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265

A. C. too jealous of their liberty. They seceded to the A, R. Aventine mount: violent overtures proved fruitless; nothing could bring back the people, but the calm remonstrances of Menenius Agrippa: it was necessary, however, to find some lenitives, and to grant the people tribunes to defend them against the consuls. The law which instituted this new magistracy, was called the sacred law; and such was the rise of the tribunes of the people. Darius had at last openly broke with Greece. His son-in-law Mardonius, after overrunning Asia, thought to overpower the Grecians by his num490. bers; but Miltiades, with ten thousand Athenians, de- 264. feated that vast army in the plain of Marathon. Rome was beating all her enemies round about, and seemed to have nothing to fear but from herself. Coriolanus, a zealous patrician, and the greatest captain she had, being expelled notwithstanding his services, by the po489. pular faction, meditated the ruin of his country, led on 488. the Volci against it, reduced it to the last extremity, and 266. nothing but his mother could appease him. Greece enjoyed not long the tranquillity which the battle of Marathon had procured her. In order to revenge the affront of Persia and Darius, Xerxes his son and successor, and grandson of Cyrus by his mother Atossa, 480. attacked the Grecians with 1100,000 fighting men, 274. (some say 1700,000) without reckoning his naval force of 1200 ships. Leonidas, king of Sparta, with no more than three hundred men, killed him 20,000 of them at the streights of Thermoplyæ, and bravely died with all his followers. By the conduct of Themistocles the Athenian, Xerxes's naval armament is the same year defeated near Salamis. That prince repassed the Hellespont in consternation; and a year after, his land army, which Mardonius commanded, is cut to pieces nigh Platea, by Pausanias king of Lacedemon, and Aristides the Athenian, surnamed the just. The battle was fought in the morning, and in the evening of that famous day. The Ionian Greeks who had shaken off the yoke of the Persians, killed thirty thousand of them

479.

275

A. c. in the battle of Mycale, under the conduct of Leoty- A. R chides. That general, to hearten his soldiers, told them, that Mardonius was just defeated in Greece. The news proved true, either by some unaccountable effect of fame, or rather by a lucky hit of conjecture; and all the Grecians of the lesser Asia set themselves at liberty. That nation was gaining every where considerable advantages; and, a little before, the Carthagenians, then powerful, were beat in Sicily, which they had invaded at the instigation of the Persians. Notwithstanding this ill success, they did not cease forming new designs upon an island, so commodious for securing the empire of the sea, which was the great aim of their republic. Greece enjoyed it then, but her attention was wholly turned upon the east and the 477. Persians. Pausanias had just freed the island of Cy- 277. prus from their yoke, when he conceived the design of enslaving his country. All his schemes proved abortive, notwithstanding the great promises of Xerxes: the traitor was betrayed by him he loved best, and his 474, infamous affection cost him his life. The same year 280. Xerxes was slain by Artabanus, captain of his guards: Arist either the perfidious wretch wanted to mount his mas- v. 10. ter's throne, or else he dreaded the severity of a prince, whose cruel orders he had not readily enough execut473 ed. Artaxerxes Longimanus his son began his reign, 281. and shortly after received a letter from Themistocles, who, being proscribed by his citizens, made him a proffer of his service against the Grecians. He, well knowing how to prize so renowned a captain, gave him a great appointment, in spite of the jealousy of the Sa47. traps. That magnanimous prince protected the Jews, 287. Ezr... and in his twentieth year, memorable for its conse454 quences, he permitted Nehemiah to rebuild Jerusalem 300. hemii. with her walls. This decree of Artaxerxes differs from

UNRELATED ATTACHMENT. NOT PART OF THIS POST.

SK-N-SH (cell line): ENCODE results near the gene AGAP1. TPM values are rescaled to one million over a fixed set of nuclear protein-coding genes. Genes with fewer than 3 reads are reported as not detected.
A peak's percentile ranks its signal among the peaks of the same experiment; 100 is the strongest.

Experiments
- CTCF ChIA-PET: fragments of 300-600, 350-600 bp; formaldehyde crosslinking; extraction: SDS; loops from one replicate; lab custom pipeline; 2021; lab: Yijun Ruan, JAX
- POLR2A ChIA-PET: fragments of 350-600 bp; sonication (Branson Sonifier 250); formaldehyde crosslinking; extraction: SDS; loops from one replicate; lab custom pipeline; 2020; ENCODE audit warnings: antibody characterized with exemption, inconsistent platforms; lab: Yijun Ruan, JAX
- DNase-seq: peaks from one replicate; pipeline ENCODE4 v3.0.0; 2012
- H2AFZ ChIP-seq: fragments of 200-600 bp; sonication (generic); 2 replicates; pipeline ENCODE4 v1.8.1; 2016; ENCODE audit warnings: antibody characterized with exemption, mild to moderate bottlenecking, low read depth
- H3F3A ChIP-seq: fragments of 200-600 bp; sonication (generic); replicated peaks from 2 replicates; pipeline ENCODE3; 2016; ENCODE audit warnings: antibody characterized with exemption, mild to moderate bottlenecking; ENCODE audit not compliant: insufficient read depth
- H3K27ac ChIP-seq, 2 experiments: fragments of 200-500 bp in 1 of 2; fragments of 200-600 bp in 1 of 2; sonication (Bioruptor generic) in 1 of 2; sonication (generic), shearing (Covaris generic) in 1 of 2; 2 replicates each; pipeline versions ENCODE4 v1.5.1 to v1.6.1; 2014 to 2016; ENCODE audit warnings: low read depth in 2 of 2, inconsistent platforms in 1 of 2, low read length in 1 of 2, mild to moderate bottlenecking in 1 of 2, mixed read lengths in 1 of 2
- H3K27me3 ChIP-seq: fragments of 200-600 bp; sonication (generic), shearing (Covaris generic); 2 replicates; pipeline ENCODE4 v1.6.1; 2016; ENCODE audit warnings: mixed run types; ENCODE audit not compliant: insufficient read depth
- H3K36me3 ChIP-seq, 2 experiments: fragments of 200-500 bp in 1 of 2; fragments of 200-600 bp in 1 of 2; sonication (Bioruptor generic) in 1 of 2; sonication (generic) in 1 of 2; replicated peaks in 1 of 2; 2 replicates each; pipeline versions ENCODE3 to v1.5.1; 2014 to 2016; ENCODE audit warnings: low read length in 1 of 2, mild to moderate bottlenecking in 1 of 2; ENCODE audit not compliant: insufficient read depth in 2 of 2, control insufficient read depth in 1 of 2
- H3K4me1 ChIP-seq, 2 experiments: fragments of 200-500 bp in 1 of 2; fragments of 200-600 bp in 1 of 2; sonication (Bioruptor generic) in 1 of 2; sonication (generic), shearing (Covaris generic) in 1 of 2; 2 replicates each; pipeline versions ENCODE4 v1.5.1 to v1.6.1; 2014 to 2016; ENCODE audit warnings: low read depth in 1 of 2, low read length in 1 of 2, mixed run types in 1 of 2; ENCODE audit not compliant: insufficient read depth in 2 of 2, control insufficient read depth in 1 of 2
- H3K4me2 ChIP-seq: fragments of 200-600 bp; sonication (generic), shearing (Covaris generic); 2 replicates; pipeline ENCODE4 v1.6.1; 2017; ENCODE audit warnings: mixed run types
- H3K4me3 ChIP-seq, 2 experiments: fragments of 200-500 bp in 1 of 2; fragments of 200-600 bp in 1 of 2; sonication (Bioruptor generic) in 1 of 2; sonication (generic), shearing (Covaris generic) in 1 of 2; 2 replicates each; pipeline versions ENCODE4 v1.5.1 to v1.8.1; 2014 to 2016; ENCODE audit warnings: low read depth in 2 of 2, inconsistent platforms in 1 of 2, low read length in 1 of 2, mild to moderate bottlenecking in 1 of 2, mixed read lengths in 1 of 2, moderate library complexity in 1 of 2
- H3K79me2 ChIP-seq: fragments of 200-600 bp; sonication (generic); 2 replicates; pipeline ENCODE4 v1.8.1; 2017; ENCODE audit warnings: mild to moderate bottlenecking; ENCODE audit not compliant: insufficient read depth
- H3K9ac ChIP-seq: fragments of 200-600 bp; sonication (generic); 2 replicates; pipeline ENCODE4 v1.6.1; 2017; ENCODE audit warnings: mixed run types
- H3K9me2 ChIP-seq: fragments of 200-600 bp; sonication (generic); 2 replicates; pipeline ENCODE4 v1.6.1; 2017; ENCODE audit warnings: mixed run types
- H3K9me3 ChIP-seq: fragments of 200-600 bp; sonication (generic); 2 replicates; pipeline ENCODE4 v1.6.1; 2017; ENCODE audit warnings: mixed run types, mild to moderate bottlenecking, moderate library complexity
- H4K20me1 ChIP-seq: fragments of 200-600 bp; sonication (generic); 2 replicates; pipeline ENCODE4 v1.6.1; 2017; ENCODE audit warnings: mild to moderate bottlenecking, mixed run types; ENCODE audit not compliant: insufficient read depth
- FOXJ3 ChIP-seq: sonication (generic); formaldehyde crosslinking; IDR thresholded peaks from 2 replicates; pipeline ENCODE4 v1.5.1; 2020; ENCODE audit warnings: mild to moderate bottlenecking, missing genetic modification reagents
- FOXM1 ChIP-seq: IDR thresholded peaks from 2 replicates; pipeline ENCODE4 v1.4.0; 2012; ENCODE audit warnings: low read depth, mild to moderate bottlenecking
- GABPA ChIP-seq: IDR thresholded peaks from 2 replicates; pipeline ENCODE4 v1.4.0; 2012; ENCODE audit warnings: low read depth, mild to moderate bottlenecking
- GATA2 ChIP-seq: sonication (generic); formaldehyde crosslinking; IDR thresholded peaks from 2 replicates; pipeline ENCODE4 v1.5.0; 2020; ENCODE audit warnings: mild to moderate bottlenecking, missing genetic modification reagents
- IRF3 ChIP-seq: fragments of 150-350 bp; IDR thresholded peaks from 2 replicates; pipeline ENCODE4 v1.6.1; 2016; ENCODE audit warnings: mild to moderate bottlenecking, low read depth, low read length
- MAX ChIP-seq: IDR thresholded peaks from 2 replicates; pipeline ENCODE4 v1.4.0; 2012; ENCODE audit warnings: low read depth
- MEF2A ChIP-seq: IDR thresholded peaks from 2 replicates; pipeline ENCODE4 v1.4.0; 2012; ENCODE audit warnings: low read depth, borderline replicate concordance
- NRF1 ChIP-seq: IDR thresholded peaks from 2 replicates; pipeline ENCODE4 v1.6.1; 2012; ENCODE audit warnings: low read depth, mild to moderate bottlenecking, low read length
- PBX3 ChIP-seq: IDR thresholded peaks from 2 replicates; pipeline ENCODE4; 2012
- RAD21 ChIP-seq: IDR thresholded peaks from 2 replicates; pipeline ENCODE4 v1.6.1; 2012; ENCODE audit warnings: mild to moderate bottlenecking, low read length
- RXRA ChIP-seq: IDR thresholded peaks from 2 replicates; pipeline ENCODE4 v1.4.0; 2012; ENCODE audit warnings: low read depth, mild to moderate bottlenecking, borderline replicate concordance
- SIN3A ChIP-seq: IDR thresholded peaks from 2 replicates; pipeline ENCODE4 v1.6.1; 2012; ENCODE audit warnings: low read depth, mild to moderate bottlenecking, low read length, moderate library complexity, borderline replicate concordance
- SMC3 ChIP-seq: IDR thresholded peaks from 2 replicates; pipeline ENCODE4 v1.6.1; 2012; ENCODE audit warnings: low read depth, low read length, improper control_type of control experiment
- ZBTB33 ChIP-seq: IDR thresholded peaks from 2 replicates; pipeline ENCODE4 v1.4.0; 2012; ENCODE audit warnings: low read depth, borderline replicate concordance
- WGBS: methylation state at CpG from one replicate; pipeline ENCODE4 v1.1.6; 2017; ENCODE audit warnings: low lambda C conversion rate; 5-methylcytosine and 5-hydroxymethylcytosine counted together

vii.viii

Ne

that of Cyrus, in that Cyrus's related to the temple, and this was made for the city. At this decree, foreDan seen by Daniel, and mentioned in his prophecy, the 25 490 years of his weeks commence. This important.

Polit.

Thu

4. c. date has very solid foundations. The banishment of A. R. Themistocles is placed by Eusebius's chronicle, in the last year of the 76th Olympiad, which answers to the 280th of Rome. Other chronologists bring it a little farther down; the difference is inconsiderable, and the circumstances of time confirm Eusebius's date. They are taken from Thucydides, a most accurate historian; lib. 1. and this grave author, almost contemporary, as well as fellow-citizen, with Themistocles, makes him write his letter in the beginning of the reign of Artaxerxes. Cornelius Nepos, an ancient and judicious, as well as Corn elegant author, admits no doubt of this date after the The authority of Thucydides; an argument so much the mis. more solid, that another author, more ancient still than

cyd.

Nep.in

'Them.